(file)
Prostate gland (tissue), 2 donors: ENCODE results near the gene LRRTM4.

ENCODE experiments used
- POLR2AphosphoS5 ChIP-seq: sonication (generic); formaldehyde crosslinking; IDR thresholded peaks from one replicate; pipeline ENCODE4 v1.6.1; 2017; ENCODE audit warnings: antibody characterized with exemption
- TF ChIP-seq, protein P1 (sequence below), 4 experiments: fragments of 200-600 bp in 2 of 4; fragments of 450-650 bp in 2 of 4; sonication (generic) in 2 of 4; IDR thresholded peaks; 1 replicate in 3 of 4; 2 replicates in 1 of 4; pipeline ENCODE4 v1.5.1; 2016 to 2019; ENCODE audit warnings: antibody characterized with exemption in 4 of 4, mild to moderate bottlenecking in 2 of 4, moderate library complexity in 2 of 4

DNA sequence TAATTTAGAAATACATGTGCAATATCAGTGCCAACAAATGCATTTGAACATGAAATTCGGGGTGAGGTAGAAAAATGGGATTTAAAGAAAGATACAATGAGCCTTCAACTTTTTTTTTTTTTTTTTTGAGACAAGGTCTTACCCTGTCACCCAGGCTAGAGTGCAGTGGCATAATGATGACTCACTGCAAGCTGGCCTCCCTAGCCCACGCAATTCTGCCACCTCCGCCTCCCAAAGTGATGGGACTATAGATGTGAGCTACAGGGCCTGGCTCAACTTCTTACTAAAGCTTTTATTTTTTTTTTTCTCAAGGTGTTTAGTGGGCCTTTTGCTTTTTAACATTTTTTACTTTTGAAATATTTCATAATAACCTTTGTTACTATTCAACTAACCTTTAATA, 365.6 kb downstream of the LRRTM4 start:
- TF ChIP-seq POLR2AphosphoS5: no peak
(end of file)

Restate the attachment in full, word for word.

Prostate gland (tissue), 2 donors: ENCODE results near the gene LRRTM4.

ENCODE experiments used
- POLR2AphosphoS5 ChIP-seq: sonication (generic); formaldehyde crosslinking; IDR thresholded peaks from one replicate; pipeline ENCODE4 v1.6.1; 2017; ENCODE audit warnings: antibody characterized with exemption
- TF ChIP-seq, protein P1 (sequence below), 4 experiments: fragments of 200-600 bp in 2 of 4; fragments of 450-650 bp in 2 of 4; sonication (generic) in 2 of 4; IDR thresholded peaks; 1 replicate in 3 of 4; 2 replicates in 1 of 4; pipeline ENCODE4 v1.5.1; 2016 to 2019; ENCODE audit warnings: antibody characterized with exemption in 4 of 4, mild to moderate bottlenecking in 2 of 4, moderate library complexity in 2 of 4

DNA sequence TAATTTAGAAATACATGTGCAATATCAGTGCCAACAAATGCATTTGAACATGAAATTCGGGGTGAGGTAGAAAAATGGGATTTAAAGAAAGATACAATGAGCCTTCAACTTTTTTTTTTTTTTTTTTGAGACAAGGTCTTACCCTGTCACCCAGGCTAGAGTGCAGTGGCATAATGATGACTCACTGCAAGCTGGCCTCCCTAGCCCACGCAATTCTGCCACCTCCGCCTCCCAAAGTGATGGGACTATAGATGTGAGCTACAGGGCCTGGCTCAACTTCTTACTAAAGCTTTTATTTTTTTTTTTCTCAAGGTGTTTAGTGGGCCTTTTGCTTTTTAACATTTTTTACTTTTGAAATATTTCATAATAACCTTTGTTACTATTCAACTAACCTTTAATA, 365.6 kb downstream of the LRRTM4 start:
- TF ChIP-seq POLR2AphosphoS5: no peak